Italian designers steer clear of fashion models in wheelchairs

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The Independent Online

Italy's first haute couture fashion show for the disabled yesterday was intended to show up the industry for excluding all but the perfectly formed, but many of the top designers refused to participate.

Italy's first haute couture fashion show for the disabled yesterday was intended to show up the industry for excluding all but the perfectly formed, but many of the top designers refused to participate.

Italian models clad in extravagant creations graced the catwalk at a parade in Rome, but rather than strutting along on vertiginous high heels, they glided smoothly past in wheelchairs. The show took place a few hours before the climax of the haute couture week, a televised gala event in which top models including Cindy Crawford teetered down the Spanish Steps. The contrast could not have been more obvious.

The initiative, entitled: "There's fashion ... and fashion", received an ambivalent response from the gurus. Many did not respond to the request to whip up an extravaganza of clothes that could be worn by women on wheels.

Ileana Argentin, a Rome city councillor and one of the organisers, said: "Valentino did not even reply, Gai Mattiolo turned us down in an offensive manner and Rocco Barocco said he did not feel it was appropriate." Dynamic Air, which she works for, seeks to knock down architectural and cultural barriers to the disabled. The 16 wheelchair-bound models ranged in age from 18 to 54 and included fashion professionals, sporting champions, businesswomen and mothers. Some were paraplegics, others suffered from muscular dystrophy or had lost the use of their legs. Raffaella Fanelli, 27, was left paralysed after falling from a horse, and twice won the gold medal at the world disabled swimming championships.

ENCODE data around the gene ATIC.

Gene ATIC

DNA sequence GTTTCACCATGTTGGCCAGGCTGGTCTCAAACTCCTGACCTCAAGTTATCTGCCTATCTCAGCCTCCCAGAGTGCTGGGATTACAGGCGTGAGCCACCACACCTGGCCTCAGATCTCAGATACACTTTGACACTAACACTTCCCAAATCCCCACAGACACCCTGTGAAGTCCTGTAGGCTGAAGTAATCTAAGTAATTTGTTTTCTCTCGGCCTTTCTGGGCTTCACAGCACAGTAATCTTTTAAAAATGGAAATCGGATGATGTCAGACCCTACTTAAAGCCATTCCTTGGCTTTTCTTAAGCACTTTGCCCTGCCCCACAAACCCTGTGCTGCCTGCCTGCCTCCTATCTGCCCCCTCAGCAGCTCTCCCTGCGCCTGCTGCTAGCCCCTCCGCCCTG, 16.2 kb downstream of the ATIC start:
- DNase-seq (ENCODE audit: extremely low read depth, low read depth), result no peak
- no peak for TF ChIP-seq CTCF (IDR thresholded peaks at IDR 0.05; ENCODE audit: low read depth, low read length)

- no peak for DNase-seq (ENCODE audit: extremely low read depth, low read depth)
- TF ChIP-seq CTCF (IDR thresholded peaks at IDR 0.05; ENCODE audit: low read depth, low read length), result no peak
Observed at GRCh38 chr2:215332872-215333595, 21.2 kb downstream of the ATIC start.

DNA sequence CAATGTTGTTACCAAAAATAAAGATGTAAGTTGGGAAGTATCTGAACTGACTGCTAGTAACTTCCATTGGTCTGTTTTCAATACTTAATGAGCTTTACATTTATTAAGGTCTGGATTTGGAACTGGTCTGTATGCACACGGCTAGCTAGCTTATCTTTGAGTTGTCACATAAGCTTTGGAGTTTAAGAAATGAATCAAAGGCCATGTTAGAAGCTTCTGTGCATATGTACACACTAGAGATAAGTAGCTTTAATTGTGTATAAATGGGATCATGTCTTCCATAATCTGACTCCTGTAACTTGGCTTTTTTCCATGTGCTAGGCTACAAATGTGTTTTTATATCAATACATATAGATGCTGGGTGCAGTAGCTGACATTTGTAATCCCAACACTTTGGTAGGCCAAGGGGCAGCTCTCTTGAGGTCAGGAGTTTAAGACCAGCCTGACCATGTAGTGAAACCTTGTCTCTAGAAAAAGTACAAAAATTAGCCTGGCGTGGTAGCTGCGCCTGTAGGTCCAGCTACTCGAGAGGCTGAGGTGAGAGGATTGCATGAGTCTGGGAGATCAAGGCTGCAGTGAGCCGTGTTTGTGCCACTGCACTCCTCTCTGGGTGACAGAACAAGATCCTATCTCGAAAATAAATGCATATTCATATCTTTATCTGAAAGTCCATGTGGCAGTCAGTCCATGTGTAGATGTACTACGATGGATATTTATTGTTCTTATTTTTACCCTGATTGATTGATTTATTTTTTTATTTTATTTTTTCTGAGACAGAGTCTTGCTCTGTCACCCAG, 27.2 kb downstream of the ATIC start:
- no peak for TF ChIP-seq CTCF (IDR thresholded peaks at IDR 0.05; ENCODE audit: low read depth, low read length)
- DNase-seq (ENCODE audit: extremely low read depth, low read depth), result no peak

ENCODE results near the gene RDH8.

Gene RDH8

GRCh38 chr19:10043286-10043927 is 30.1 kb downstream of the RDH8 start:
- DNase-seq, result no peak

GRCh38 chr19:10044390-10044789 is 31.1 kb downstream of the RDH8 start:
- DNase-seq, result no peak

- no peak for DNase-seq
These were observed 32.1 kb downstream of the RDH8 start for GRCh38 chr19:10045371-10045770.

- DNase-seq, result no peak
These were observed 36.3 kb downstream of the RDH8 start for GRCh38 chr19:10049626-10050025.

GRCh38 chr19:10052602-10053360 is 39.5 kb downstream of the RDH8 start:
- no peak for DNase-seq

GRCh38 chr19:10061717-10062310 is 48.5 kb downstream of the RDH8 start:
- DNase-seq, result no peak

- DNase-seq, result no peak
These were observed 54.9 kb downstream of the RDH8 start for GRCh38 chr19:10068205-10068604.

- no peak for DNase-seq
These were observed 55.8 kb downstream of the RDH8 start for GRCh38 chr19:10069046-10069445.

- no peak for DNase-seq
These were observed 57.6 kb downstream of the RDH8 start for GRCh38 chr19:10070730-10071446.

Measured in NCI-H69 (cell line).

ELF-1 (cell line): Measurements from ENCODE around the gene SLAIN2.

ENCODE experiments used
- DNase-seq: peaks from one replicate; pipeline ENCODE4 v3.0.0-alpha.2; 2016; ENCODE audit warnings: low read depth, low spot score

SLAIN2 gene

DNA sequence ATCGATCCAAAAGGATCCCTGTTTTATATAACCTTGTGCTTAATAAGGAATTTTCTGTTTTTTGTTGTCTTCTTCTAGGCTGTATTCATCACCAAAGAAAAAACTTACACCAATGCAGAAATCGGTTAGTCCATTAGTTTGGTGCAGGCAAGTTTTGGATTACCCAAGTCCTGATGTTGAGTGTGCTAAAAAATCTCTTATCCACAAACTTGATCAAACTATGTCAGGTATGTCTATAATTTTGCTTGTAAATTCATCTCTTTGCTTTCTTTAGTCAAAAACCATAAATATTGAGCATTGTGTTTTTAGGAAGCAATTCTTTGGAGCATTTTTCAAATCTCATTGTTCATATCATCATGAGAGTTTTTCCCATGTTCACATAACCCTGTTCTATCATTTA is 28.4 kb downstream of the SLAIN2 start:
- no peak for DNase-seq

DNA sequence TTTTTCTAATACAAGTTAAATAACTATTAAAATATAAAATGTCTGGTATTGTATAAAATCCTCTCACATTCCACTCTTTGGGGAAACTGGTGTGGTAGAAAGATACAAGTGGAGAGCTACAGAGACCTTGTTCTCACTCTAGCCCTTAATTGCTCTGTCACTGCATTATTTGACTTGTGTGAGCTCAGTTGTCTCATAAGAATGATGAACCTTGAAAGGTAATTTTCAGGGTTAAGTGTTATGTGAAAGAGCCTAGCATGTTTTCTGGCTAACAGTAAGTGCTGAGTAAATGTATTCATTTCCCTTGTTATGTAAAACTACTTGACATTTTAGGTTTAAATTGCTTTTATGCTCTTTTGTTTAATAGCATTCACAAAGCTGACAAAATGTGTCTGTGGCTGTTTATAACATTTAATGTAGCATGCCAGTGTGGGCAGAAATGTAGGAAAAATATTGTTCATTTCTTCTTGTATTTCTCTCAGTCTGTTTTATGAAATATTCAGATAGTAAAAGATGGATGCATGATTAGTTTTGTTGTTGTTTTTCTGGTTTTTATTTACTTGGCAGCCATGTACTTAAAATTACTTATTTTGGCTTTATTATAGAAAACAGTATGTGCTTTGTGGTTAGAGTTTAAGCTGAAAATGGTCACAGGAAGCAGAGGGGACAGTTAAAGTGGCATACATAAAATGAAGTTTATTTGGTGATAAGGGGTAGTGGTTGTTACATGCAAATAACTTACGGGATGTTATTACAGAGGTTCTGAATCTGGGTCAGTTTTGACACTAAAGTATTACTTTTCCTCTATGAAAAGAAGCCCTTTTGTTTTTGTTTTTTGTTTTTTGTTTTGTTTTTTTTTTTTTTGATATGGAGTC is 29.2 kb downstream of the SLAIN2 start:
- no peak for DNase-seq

The 40 gowns on display were designed by Renato Balestra, Egon Furstenberg, Gattinoni, Lancetti, by students at Rome's fashion design schools and a designer for the disabled, Giacomo Alvino.

Ms Argentin, aged 37, who appeared in a red and black creation by Gattinoni, said: "We want people to know that we are not asexual beings. We want to look beautiful, we want to seduce. The image of disabled people in tracksuits or at best jeans must change.

"Disabled people don't just need assistance, they need equal rights, and that means being able to go into a shop and come out with the right dress," she added, noting that 200,000 Italian women were in effect excluded from the fashion circuit because of their disabilities.

It was not just the fashion world that had reservations about the initiative. Mariella Scoca, an MP, demanded that the show be stopped because she claimed it "gravely offended the sense of respect that the community shares towards people for whom life has reserved such a difficult path".

* A new film museum has opened in Italy, with a collection ranging from a pair of Marilyn Monroe's shoes and Federico Fellini's hat and scarf to an original screenplay for Citizen Kane and a bicycle from ET.

The museum in Turin, once the capital of the Italian film industry, builds on a collection started in the 1940s. Turin was Italy's film centre until the fascist dictator Benito Mussolini built the national film studio, Cinecitta, in Rome in 1937.

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